BRIEF FOR APPELLANT: James Woods, Pro Se LaGrange, Kentucky BRIEF FOR APPELLEE: Andy Beshear Attorney General of Kentucky Frankfort, Kentucky John Paul Varo Assistant Attorney General Frankfort, Kentucky
NOT TO BE PUBLISHED APPEAL FROM JEFFERSON CIRCUIT COURT
HONORABLE MITCHELL PERRY, JUDGE
ACTION NO. 11-CR-002882 OPINION
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BEFORE: LAMBERT, NICKELL, AND TAYLOR, JUDGES. TAYLOR, JUDGE: James Woods brings this pro se appeal from a December 16, 2016, order of the Jefferson Circuit Court denying his motion to vacate his conviction and sentence of imprisonment pursuant to Kentucky Rules of Criminal Procedure (RCr) 11.42 without an evidentiary hearing. We affirm.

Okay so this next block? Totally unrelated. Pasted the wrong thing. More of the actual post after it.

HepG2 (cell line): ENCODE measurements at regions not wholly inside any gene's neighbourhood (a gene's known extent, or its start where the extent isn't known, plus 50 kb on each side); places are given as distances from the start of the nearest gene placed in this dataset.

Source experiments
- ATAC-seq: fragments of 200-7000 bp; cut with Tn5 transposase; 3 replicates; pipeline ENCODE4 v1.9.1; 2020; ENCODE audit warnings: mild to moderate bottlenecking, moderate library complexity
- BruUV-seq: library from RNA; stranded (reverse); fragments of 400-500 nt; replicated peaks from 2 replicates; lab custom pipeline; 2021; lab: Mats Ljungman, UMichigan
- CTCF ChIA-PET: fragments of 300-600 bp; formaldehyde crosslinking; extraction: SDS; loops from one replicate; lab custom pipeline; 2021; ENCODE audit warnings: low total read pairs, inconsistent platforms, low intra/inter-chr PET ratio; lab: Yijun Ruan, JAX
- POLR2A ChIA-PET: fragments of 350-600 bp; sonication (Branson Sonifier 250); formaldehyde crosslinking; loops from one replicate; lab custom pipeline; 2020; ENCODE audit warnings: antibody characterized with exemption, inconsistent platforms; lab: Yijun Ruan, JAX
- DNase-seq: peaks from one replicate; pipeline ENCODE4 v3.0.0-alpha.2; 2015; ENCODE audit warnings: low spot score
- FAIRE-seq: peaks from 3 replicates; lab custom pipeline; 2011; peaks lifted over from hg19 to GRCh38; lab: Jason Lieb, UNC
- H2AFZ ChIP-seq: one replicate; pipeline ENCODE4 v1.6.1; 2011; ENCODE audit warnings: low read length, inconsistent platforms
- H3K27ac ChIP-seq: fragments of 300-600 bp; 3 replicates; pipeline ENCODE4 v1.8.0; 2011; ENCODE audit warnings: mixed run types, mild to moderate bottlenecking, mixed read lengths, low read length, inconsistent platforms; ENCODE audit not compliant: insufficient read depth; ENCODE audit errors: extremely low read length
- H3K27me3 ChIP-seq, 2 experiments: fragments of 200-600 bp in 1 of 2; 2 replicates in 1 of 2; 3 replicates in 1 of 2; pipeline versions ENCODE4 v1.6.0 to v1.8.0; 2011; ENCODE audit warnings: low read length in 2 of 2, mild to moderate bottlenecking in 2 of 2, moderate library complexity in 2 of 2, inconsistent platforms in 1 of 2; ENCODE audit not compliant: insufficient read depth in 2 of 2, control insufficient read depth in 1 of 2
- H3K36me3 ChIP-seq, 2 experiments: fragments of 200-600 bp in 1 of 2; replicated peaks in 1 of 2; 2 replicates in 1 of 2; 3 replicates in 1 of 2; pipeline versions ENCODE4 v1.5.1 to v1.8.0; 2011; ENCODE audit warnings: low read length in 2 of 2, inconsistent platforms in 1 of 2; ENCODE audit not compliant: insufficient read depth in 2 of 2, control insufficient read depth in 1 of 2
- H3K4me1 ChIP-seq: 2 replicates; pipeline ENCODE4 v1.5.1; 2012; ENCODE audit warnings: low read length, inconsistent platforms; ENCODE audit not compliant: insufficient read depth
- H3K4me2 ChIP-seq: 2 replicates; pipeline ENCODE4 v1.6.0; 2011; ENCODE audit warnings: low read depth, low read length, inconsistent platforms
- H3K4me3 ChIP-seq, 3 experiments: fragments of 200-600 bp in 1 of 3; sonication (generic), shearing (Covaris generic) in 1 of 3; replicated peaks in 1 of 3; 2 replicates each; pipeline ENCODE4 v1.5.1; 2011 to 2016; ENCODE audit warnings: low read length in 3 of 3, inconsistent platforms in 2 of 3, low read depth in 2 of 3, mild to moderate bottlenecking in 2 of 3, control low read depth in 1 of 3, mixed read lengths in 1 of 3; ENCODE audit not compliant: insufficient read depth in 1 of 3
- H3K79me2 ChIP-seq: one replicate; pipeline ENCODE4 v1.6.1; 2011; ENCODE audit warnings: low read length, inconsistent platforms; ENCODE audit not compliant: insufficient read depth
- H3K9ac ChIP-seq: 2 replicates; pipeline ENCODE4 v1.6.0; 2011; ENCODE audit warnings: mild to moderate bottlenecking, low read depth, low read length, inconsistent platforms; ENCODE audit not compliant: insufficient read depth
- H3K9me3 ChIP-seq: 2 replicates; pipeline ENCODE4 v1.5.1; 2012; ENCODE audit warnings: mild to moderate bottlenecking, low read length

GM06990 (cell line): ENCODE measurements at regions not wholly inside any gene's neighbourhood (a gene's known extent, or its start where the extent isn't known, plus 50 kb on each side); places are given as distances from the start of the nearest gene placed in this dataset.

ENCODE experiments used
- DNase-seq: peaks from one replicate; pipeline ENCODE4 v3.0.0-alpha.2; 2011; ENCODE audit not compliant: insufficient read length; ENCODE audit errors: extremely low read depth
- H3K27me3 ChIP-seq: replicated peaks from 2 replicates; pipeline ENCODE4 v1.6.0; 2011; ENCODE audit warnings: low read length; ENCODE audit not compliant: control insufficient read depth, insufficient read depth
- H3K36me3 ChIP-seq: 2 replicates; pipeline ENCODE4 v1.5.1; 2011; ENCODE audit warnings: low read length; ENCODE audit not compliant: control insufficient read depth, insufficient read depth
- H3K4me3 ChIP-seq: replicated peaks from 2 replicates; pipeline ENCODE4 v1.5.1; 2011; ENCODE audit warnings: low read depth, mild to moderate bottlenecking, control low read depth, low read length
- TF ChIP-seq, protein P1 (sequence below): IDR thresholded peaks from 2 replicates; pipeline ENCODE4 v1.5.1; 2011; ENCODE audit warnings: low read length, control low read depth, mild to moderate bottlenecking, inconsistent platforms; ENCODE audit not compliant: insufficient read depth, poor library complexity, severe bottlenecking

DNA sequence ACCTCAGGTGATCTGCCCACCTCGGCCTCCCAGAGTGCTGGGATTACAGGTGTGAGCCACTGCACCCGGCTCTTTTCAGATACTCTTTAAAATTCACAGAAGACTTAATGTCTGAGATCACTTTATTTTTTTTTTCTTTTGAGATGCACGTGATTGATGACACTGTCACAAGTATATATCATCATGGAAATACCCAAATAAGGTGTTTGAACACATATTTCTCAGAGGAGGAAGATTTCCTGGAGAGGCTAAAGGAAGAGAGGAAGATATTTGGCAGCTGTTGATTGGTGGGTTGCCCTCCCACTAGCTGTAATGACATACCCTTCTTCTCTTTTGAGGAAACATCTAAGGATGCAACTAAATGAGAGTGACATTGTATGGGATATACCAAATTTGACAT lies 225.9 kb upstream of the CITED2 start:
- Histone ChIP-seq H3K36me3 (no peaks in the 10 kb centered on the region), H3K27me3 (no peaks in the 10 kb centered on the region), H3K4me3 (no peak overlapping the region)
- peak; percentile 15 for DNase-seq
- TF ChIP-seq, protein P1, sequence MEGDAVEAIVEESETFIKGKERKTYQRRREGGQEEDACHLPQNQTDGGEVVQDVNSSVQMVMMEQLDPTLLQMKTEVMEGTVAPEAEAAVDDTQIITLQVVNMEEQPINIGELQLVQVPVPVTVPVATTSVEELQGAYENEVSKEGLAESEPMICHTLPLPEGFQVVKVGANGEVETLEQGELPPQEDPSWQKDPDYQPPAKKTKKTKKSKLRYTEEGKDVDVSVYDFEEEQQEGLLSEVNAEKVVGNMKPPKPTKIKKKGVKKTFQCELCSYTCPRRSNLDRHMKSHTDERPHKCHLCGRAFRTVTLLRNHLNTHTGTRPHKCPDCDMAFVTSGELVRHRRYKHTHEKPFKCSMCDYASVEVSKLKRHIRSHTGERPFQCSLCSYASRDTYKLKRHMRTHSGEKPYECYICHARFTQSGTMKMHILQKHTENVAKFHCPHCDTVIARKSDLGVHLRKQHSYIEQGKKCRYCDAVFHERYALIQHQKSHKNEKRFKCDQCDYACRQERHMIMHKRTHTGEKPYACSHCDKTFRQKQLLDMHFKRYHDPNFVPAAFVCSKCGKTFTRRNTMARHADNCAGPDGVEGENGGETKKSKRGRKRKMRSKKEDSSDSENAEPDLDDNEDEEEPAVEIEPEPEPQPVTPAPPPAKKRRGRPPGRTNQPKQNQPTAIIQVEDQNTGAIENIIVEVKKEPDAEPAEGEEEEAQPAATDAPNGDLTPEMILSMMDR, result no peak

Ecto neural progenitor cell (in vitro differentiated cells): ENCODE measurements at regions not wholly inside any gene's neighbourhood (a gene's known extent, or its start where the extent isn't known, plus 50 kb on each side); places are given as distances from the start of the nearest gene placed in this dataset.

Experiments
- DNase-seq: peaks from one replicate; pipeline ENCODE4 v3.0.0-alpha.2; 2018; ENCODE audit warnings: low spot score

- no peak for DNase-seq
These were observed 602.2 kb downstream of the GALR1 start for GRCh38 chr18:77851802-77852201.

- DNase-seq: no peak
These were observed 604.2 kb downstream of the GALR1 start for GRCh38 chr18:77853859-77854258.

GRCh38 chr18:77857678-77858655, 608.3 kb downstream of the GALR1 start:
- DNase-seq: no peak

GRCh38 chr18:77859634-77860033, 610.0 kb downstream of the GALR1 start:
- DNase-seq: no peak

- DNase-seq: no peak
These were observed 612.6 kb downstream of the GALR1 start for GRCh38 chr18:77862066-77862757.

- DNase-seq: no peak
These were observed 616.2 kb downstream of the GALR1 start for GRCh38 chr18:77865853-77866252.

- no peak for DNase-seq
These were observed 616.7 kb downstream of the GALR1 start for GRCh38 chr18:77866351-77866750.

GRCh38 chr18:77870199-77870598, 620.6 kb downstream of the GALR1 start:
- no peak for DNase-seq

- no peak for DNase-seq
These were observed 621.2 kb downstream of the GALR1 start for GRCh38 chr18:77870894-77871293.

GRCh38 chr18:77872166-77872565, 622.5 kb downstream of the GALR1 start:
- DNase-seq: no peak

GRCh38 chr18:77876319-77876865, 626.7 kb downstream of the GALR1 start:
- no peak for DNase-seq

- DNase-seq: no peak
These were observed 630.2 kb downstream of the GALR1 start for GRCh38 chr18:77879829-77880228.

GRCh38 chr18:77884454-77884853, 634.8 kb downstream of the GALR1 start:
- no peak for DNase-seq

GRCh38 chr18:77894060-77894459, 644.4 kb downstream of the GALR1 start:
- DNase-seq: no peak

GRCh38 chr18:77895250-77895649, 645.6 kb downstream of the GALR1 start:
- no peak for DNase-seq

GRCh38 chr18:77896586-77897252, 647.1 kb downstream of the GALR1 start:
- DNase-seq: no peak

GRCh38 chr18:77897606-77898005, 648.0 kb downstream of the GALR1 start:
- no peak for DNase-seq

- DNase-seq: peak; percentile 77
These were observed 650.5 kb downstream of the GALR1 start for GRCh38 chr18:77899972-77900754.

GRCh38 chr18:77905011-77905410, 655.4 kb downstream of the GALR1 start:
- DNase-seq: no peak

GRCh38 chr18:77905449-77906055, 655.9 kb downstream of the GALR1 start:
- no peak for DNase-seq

On September 26, 2011, Woods was indicted by a Jefferson County Grand Jury upon rape in the first degree, sodomy in the first degree, burglary in the first degree, and with being a first-degree persistent felony offender (PFO). The PFO charge was subsequently dismissed. Following a jury trial, Woods was convicted of the three remaining counts - first-degree rape, first-degree sodomy, and first-degree burglary. Woods was sentenced to twenty years upon each of the three counts to be served consecutively for a total sentence of sixty-years' imprisonment. By Opinion rendered February 18, 2016, Woods' conviction and sentence of imprisonment was affirmed upon direct appeal to the Kentucky Supreme Court (Appeal No. 2014-SC-000746-MR, 2016 WL 671216 (Ky Feb. 18, 2016)).